Brown-black microscopic discolouration of thyroid tissue
Bulging fontanelles in infants
Diarrhoea - bloody
Staining of teeth
Worsening of lupus erythematosus
It is strongly recommended that the UK National Poisons Information Service be consulted on cases of suspected or actual overdose where there is doubt over the degree of risk or about appropriate management.
The following number will direct the caller to the relevant local centre (0844) 892 0111
Information may be obtained if you have access to ToxBase the primary clinical toxicology database of the National Poisons Information Service. This is available via password on the internet ( www.toxbase.org ) or if this is unavailable at the backup site ( www.toxbasebackup.org ).
Last Full Review Date: April 2019
Drugs During Pregnancy and Lactation: Treatment Options and Risk Assessment, 3rd edition (2015) ed. Schaefer, C., Peters, P. and Miller, R. Elsevier, London.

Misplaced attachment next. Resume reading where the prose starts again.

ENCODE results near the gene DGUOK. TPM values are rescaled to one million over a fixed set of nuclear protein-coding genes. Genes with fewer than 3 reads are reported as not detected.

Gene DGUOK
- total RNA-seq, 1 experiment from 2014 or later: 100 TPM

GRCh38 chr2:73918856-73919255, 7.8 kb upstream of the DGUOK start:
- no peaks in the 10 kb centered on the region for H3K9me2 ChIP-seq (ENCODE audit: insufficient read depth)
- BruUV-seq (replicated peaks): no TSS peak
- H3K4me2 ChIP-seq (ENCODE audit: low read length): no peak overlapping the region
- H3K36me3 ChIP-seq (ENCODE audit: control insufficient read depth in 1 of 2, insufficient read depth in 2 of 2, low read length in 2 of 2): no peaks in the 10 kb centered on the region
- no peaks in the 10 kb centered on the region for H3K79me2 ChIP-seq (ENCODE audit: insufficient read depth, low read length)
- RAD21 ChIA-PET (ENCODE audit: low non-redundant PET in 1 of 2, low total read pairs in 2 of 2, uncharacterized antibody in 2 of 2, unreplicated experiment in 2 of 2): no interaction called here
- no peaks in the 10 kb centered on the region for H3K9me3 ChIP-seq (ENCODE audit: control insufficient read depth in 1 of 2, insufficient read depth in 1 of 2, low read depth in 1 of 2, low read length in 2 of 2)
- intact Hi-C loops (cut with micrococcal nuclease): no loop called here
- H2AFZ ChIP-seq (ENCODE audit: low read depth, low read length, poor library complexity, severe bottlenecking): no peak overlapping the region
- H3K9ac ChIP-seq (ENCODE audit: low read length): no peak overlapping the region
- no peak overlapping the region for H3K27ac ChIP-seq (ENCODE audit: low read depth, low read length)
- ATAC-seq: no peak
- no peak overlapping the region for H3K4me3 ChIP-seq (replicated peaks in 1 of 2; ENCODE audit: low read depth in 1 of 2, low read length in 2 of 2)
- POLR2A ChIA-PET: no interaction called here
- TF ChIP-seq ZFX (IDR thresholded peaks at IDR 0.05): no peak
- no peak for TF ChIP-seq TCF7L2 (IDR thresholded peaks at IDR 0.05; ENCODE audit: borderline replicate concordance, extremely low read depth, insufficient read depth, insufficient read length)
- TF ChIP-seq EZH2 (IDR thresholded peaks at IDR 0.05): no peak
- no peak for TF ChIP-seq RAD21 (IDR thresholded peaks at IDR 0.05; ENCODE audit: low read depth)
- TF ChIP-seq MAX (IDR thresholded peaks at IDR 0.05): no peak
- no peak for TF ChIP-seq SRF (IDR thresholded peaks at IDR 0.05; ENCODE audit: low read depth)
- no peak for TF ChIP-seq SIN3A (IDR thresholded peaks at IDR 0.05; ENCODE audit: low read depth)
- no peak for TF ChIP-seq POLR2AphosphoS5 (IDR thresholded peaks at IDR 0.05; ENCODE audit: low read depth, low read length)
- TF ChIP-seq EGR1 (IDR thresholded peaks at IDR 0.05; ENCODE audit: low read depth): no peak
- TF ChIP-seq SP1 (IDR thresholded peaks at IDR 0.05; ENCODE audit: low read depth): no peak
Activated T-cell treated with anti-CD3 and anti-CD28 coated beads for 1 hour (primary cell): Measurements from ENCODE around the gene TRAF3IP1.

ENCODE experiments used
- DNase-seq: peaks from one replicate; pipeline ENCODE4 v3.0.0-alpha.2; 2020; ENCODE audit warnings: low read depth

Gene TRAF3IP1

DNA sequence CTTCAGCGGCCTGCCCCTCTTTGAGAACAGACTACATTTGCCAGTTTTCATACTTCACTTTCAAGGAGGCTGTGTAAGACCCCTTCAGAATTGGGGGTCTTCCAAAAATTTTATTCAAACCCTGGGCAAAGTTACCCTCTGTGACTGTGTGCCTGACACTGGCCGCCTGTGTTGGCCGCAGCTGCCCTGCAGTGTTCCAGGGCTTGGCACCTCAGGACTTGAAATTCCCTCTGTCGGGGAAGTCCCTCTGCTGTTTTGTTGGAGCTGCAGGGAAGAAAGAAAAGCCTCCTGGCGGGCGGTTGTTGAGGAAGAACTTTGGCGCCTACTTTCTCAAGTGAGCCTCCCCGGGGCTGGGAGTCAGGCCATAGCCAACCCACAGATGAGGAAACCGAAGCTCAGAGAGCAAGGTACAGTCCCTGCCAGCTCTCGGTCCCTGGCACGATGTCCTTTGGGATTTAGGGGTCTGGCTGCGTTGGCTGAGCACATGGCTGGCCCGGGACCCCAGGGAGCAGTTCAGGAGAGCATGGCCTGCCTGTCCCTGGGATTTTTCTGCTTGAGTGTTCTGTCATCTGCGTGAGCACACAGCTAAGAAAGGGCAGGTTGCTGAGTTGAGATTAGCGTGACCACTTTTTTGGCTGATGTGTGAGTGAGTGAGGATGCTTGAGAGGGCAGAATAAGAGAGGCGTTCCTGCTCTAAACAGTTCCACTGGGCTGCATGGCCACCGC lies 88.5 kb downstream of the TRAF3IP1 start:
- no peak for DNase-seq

Drugs in Pregnancy and Lactation: A Reference Guide to Fetal and Neonatal Risk, 10th edition (2015) ed. Briggs, G., Freeman, R. Wolters Kluwer Health, Philadelphia.
NICE Evidence Services Available at: www.nice.org.uk Last accessed: 07 March 2019
Summary of Product Characteristics: Periostat 20mg film-coated tablets. Alliance Pharmaceuticals. Revised November 2017.
The Welsh Medicines Information Centre (WMIC) Porphyria Information Service.
Available at: https://www.wmic.wales.nhs.uk/porphyria_info.php
Last revised: April 2018
Last accessed: 07 March 2019
The Norwegian Porphyria Centre (NAPOS).
Available at: https://www.drugs-porphyria.org
Last revised: 22 September 2018
Last accessed: 07 March 2019